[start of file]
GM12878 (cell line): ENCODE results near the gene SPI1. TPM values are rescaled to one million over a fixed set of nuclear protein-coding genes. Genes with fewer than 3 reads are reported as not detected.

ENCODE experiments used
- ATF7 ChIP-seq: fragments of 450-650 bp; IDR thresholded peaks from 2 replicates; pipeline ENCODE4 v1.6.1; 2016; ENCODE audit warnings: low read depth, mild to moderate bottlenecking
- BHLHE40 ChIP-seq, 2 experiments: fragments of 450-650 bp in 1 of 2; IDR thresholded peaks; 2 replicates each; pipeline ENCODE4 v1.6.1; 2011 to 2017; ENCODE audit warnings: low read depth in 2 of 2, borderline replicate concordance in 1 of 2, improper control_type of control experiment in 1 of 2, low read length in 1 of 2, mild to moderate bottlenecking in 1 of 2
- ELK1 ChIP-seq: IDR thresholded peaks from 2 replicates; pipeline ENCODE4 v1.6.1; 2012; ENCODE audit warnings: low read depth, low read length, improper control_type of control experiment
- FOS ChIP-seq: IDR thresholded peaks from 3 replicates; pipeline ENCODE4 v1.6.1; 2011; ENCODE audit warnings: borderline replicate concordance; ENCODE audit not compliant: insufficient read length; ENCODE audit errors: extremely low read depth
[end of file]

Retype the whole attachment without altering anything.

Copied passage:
GM12878 (cell line): ENCODE results near the gene SPI1. TPM values are rescaled to one million over a fixed set of nuclear protein-coding genes. Genes with fewer than 3 reads are reported as not detected.

ENCODE experiments used
- ATF7 ChIP-seq: fragments of 450-650 bp; IDR thresholded peaks from 2 replicates; pipeline ENCODE4 v1.6.1; 2016; ENCODE audit warnings: low read depth, mild to moderate bottlenecking
- BHLHE40 ChIP-seq, 2 experiments: fragments of 450-650 bp in 1 of 2; IDR thresholded peaks; 2 replicates each; pipeline ENCODE4 v1.6.1; 2011 to 2017; ENCODE audit warnings: low read depth in 2 of 2, borderline replicate concordance in 1 of 2, improper control_type of control experiment in 1 of 2, low read length in 1 of 2, mild to moderate bottlenecking in 1 of 2
- ELK1 ChIP-seq: IDR thresholded peaks from 2 replicates; pipeline ENCODE4 v1.6.1; 2012; ENCODE audit warnings: low read depth, low read length, improper control_type of control experiment
- FOS ChIP-seq: IDR thresholded peaks from 3 replicates; pipeline ENCODE4 v1.6.1; 2011; ENCODE audit warnings: borderline replicate concordance; ENCODE audit not compliant: insufficient read length; ENCODE audit errors: extremely low read depth